Grounded yacht accidentally pumped fuel into Honolua Bay, owner says

Feb. 22—Sea Engineering, Inc., a salvage company, has been tasked with removing the fuel and the vessel.

An effort to remove the 94-foot luxury yacht that ran aground Monday on the reef at Honolua Bay during high tide failed this morning and accidentally pumped diesel into the water, according to owner Jim Jones.

The issue has now gone federal, with the Coast Guard announcing that "sorbent materials " will be deployed today to clean up the pollution.

"Due to the urgency of the response needed, the Coast Guard Federal On-scene Coordinator opened the National Oil Spill Liability Trust Fund, federalizing efforts to mitigate potential pollution to the environment, " the Coast Guard said in a news release. The is primarily funded by a tax on oil producers to allow for rapid responses to oil spills, according to the Coast Guard.

A crew from the Division of Aquatic Resources at the Department of Land and Natural Resources will assess any damage the boat caused to coral and rock after it is removed, a DLNR news release said. Depending on its findings, DAR could recommend that the Board of Land and Natural Resources require Jones to pay fines or the cost of repairs, DLNR said.

"Based on its findings, DAR could recommend fines and /or repair measures at the owner's expense to the Board of Land and Natural Resources, " the release said.

Photos from onlookers show red clouds emanating from the boat as it lists to its starboard side.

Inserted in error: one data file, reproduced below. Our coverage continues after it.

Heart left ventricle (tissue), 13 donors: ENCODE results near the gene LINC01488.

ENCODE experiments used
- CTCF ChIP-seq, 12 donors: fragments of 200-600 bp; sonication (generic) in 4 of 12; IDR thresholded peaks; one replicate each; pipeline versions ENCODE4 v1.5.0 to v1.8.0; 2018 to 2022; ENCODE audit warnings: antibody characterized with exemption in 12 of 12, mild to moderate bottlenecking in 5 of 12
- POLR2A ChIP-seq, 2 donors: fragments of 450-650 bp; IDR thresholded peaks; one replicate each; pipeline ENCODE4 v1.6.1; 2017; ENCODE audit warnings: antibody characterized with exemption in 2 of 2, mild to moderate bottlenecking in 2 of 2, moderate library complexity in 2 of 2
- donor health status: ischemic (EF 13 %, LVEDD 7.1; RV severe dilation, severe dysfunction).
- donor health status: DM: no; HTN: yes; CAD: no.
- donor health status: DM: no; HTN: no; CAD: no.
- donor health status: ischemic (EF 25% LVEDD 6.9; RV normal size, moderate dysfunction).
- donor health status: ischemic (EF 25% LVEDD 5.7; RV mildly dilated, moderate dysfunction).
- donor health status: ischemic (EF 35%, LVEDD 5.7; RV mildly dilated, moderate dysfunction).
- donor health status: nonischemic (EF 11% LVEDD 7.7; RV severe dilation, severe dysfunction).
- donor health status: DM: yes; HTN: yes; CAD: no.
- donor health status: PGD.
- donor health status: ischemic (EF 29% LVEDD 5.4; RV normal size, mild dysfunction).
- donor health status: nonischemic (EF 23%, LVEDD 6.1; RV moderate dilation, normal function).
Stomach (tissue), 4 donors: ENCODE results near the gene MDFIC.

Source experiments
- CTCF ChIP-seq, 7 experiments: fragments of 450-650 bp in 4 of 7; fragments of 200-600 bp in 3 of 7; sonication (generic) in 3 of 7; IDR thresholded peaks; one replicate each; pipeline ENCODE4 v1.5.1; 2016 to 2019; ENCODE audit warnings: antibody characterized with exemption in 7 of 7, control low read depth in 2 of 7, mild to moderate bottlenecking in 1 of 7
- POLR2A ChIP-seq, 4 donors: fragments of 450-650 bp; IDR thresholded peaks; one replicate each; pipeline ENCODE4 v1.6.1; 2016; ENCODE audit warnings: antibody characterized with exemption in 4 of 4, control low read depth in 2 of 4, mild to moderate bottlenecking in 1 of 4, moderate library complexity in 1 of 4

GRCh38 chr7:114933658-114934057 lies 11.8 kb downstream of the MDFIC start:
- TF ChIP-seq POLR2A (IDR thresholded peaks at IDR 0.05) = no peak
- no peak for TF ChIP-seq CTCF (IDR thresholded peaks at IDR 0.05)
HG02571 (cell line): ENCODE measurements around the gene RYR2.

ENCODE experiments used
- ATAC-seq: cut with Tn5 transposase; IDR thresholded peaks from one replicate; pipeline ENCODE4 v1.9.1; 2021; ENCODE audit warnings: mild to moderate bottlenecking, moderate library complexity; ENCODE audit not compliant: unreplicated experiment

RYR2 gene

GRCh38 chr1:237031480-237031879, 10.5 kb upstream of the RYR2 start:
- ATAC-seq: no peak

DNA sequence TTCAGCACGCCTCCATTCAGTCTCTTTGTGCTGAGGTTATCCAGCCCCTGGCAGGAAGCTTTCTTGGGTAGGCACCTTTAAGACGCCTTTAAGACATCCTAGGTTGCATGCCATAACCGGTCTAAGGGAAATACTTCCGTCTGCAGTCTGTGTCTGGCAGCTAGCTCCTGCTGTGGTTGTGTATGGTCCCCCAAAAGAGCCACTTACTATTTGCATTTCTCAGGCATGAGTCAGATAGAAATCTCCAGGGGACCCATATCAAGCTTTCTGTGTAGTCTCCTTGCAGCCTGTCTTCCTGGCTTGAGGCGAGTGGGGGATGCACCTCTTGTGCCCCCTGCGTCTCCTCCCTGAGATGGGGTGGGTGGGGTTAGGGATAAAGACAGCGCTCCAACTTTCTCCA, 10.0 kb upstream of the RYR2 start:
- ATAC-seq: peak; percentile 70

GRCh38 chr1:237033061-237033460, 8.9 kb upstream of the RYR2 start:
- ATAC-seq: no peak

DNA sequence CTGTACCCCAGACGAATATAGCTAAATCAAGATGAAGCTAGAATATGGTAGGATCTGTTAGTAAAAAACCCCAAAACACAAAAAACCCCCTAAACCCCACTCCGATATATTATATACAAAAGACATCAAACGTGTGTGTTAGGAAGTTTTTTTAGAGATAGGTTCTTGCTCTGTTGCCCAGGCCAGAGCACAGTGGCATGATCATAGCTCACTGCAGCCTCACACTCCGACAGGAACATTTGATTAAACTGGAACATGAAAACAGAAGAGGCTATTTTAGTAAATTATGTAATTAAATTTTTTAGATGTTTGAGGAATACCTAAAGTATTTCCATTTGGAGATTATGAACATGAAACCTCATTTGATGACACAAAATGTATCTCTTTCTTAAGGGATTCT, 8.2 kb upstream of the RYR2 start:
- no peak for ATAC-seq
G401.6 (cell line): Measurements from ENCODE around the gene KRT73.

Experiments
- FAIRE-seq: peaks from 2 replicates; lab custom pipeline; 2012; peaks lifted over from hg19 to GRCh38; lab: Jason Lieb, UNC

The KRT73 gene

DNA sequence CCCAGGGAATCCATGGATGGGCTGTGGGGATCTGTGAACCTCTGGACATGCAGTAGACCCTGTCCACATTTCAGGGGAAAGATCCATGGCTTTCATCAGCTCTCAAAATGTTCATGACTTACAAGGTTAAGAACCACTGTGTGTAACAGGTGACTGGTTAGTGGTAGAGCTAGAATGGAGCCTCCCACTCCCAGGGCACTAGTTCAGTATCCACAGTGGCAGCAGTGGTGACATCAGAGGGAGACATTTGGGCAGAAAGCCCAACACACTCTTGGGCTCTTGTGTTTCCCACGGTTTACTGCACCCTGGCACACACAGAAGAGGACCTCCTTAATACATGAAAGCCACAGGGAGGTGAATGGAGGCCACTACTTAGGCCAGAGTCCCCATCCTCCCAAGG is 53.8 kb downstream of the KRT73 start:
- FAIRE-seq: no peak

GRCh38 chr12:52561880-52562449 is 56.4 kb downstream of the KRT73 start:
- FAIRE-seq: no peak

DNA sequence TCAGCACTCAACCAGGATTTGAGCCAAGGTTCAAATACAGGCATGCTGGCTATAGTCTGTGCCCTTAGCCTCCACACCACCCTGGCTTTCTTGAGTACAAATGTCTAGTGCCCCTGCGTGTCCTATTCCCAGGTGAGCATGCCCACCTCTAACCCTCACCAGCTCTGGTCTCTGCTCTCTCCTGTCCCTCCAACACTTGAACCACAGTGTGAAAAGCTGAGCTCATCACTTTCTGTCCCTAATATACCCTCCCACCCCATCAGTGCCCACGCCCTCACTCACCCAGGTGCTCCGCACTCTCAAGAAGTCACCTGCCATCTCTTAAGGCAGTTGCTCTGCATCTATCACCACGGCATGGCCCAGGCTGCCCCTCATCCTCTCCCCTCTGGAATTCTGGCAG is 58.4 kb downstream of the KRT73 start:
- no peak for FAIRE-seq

"There's no leak, " Jones, who runs the Noelani Yacht Charters company, said, explaining that seawater entered the engine room, making the bilges pump out diesel fuel. "Not a lot, " he said, adding that the pumps were shut off.

Jones anticipates the fuel will be drained Thursday morning and that the boat will be removed Friday or by the weekend "at the latest."

"Once we found out the fuel was coming out, we turned it over to the Coast Guard, " Jones said. The Coast Guard then turned it over to Sea Engineering, Inc., a salvage company, to remove the fuel and the vessel, the company's president, Andrew Rocheleau, said.

"That's the goal, " Rocheleau said, of Jones' timeline. He is now working with the Department of Land and Natural Resources and Jones on salvage options, but they have not finalized a plan.

Rocheleau said the de-fueling would take place on land, with a helicopter depositing gear at the bottom of the cliff and then flying drums of fuel out. He plans to remove the yacht by pulling it out from sea or "a land-based approach."

Jones, according to the DLNR news release, "indicates he was never aware of a land-based approach and had no plans to pursue such an action."

"This vessel grounded just outside the Honolua-Mokuleia Marine Life Conservation District (MLCD ), which has the highest degree of resource protections available under state law, " DLNR Chair Dawn Chang said in the news release. "We want to do everything possible to prevent any additional damage to the reefs in the MLCD or elsewhere in the bay."

Community members remain outraged.

"Major state FAIL again, " Tiare Lawrence, a board member of the community group Ka Malu o Kahalawai, wrote in a text. "The first thing that should have been done was remove diesel."

There were eight people onboard the Nakoa when it ran aground Monday, and Maui Fire Department personnel got them to shore, the Coast Guard said.

The water and beach remain open, though people should "remain cautious, " the Coast Guard said.